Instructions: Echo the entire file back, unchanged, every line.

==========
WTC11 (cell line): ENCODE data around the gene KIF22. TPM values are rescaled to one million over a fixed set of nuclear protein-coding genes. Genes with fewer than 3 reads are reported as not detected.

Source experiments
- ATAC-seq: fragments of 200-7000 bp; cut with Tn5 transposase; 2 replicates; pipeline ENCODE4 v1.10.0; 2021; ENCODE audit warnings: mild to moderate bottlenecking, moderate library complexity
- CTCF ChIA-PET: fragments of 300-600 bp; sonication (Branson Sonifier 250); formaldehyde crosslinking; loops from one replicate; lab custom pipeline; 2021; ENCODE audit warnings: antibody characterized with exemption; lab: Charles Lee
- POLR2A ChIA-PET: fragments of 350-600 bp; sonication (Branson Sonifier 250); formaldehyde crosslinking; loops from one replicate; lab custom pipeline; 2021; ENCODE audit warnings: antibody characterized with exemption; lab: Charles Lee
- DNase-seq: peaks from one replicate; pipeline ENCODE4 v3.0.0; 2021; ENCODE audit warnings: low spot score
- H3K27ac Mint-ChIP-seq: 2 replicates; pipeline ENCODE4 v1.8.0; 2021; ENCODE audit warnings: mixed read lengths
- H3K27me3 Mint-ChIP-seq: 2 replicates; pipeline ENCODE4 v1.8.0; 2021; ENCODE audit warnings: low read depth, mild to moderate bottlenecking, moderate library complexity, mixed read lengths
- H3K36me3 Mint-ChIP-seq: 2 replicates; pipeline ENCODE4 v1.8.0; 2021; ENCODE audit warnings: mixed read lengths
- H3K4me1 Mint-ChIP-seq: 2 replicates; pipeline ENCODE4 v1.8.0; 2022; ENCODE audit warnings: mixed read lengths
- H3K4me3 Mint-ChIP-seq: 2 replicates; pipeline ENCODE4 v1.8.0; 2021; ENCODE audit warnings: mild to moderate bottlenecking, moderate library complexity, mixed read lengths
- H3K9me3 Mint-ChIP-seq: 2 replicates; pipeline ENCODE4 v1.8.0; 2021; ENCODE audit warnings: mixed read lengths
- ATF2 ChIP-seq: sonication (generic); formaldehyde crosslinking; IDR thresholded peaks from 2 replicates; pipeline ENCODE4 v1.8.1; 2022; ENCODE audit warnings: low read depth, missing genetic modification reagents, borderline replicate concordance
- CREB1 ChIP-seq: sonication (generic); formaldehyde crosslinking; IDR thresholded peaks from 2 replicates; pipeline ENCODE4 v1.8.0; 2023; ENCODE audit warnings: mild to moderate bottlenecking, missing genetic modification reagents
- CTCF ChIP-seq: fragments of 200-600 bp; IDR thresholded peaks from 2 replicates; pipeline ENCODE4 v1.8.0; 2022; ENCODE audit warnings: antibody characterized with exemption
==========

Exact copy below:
WTC11 (cell line): ENCODE data around the gene KIF22. TPM values are rescaled to one million over a fixed set of nuclear protein-coding genes. Genes with fewer than 3 reads are reported as not detected.

Source experiments
- ATAC-seq: fragments of 200-7000 bp; cut with Tn5 transposase; 2 replicates; pipeline ENCODE4 v1.10.0; 2021; ENCODE audit warnings: mild to moderate bottlenecking, moderate library complexity
- CTCF ChIA-PET: fragments of 300-600 bp; sonication (Branson Sonifier 250); formaldehyde crosslinking; loops from one replicate; lab custom pipeline; 2021; ENCODE audit warnings: antibody characterized with exemption; lab: Charles Lee
- POLR2A ChIA-PET: fragments of 350-600 bp; sonication (Branson Sonifier 250); formaldehyde crosslinking; loops from one replicate; lab custom pipeline; 2021; ENCODE audit warnings: antibody characterized with exemption; lab: Charles Lee
- DNase-seq: peaks from one replicate; pipeline ENCODE4 v3.0.0; 2021; ENCODE audit warnings: low spot score
- H3K27ac Mint-ChIP-seq: 2 replicates; pipeline ENCODE4 v1.8.0; 2021; ENCODE audit warnings: mixed read lengths
- H3K27me3 Mint-ChIP-seq: 2 replicates; pipeline ENCODE4 v1.8.0; 2021; ENCODE audit warnings: low read depth, mild to moderate bottlenecking, moderate library complexity, mixed read lengths
- H3K36me3 Mint-ChIP-seq: 2 replicates; pipeline ENCODE4 v1.8.0; 2021; ENCODE audit warnings: mixed read lengths
- H3K4me1 Mint-ChIP-seq: 2 replicates; pipeline ENCODE4 v1.8.0; 2022; ENCODE audit warnings: mixed read lengths
- H3K4me3 Mint-ChIP-seq: 2 replicates; pipeline ENCODE4 v1.8.0; 2021; ENCODE audit warnings: mild to moderate bottlenecking, moderate library complexity, mixed read lengths
- H3K9me3 Mint-ChIP-seq: 2 replicates; pipeline ENCODE4 v1.8.0; 2021; ENCODE audit warnings: mixed read lengths
- ATF2 ChIP-seq: sonication (generic); formaldehyde crosslinking; IDR thresholded peaks from 2 replicates; pipeline ENCODE4 v1.8.1; 2022; ENCODE audit warnings: low read depth, missing genetic modification reagents, borderline replicate concordance
- CREB1 ChIP-seq: sonication (generic); formaldehyde crosslinking; IDR thresholded peaks from 2 replicates; pipeline ENCODE4 v1.8.0; 2023; ENCODE audit warnings: mild to moderate bottlenecking, missing genetic modification reagents
- CTCF ChIP-seq: fragments of 200-600 bp; IDR thresholded peaks from 2 replicates; pipeline ENCODE4 v1.8.0; 2022; ENCODE audit warnings: antibody characterized with exemption